Rather than using MSP as a tool to distribute money to farmers in rural India who are under distress, give them an income transfer, which does not distort prices of food items. For example, do something through crop insurance. Or give them a lump sum, maybe through NREGA... but don't distort market prices is what I am coming at. The way you react to an adversity in itself would be a big reform push to help India become a low-inflation economy.

The fourth reform measure would be the leasing and titling of land. Majority of the farmers in India have very small landholdings; so small that you can't do mechanised agriculture. If farmers could put their pieces of land together and start using tractors over acres it would help boost agricultural production. In India land titling is so poor that farmers would definitely feel insecure to part with their land and one cannot amalgamate these land parcels. This process, while very desirable, is equally difficult.

The collectors grapple with moth-eaten, dusty files, which has the records of an entire village's land holdings. How does one get this process of amalgamating land holdings would be a big challenge.

Your impressions about how the Indian economy has fared in the first year of Narendra Modi led National Democratic Alliance government at the Centre?

We have definitely made progress in some areas, but there is just a lot to be done. Some people are upset as to why we can't move faster than we are already moving.

I think some people had unrealistic expectations from Mr Modi.

I carefully track stalled investment projects in India. These were investment projects, which started but somewhere along the way they could not progress. In doing so, these projects locked resources on the ground and in the banks leading to bad loans. Those are at the heart of most of the problems Indian economy is facing. This is something the government is realising now and is putting lot of efforts in restarting these stalled projects.

Now, about 50 per cent of the projects are stalled due to policy issues, commonly known as 'policy paralysis'. The rest 50 per cent projects are stalled because of macro-economic issues.

The stock of stalled projects has been falling; right now they are about 6.8 per cent of the GDP. Same time last year, they were 8.5 per cent of GDP. This is a big difference.

So, progress is being made. You can see it in numbers. But this progress is slow. We could have moved from 8.4 per cent to 4 per cent, right?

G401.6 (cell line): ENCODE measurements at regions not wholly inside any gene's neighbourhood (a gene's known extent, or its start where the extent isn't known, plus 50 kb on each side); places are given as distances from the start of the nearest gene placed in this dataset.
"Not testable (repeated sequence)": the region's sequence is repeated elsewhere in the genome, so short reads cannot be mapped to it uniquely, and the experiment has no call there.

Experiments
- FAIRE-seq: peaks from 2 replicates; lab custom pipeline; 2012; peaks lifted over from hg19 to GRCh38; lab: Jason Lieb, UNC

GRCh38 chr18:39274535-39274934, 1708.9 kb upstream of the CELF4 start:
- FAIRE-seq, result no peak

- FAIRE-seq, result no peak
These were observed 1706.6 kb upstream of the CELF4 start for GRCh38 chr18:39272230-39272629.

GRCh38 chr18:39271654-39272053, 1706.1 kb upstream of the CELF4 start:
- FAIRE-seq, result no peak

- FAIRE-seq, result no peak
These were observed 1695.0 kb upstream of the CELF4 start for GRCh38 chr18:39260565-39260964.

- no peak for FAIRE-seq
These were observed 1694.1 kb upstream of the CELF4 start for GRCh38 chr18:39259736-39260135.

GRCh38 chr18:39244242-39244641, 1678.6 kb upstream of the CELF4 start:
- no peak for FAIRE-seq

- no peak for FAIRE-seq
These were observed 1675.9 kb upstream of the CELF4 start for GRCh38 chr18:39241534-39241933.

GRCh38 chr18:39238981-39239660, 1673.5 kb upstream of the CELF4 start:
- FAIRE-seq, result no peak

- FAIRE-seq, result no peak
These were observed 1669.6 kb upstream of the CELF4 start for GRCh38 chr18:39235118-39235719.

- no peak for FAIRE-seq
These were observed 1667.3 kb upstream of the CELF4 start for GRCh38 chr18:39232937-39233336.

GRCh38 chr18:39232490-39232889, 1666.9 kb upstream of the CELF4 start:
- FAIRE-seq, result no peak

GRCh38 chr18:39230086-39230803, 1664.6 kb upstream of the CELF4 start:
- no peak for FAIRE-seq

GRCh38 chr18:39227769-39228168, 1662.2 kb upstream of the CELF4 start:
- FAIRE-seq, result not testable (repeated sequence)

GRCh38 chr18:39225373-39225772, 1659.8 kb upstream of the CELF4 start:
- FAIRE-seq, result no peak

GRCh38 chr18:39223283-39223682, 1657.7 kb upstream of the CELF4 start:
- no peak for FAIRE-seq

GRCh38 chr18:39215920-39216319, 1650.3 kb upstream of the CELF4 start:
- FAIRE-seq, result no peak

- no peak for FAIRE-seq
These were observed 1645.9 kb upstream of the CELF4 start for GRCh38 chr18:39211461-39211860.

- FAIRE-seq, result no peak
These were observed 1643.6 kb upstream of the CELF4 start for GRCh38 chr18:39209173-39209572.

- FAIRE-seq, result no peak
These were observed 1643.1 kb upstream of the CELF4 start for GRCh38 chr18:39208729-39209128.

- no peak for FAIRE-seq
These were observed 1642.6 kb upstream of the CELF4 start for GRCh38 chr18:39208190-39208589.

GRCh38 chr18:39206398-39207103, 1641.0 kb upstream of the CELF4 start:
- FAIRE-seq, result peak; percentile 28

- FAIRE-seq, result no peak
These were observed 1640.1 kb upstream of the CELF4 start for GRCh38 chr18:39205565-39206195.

We have had some successes like the coal and mines and minerals bills, which will lead to more coal coming out of the ground and leading to more electricity-generation, the fruits of which shall be visible over the next couple of quarters.

But a lot more needs to be done in food and subsidy reform. We have a great window of opportunity with low oil prices.

We have a ready digital platform in AADHAR, mobile telephony and banks accounts from Jan Dhan Yojana ... all this infrastructure could be used to reform the subsidy regime.

The government must start realising the potential of this strong infrastructure and act on it without further delay.

Is land acquisition solely responsible for a lot of these stalled projects?

For this you need to see why these projects were stalled in the first place. Land acquisition is an important part of it.

Now, this is very interesting. I am getting a little academic here but if you look at stalled projects due to land issues in terms of rupee value then the number comes to about 30 per cent of all stalled projects. If you look at it in terms of volume (number of projects stalled) then you will come at the RTI figure of 8 per cent (A recent RTI report revealed that only 8 per cent of the total projects stalled were due to the issue of land acquisition).

What this shows is that land acquisition is not really a problem for every investor but it is definitely a problem for some of the big-ticket investments.

Image: Pranjul Bhandari, Chief India Economist, HSBC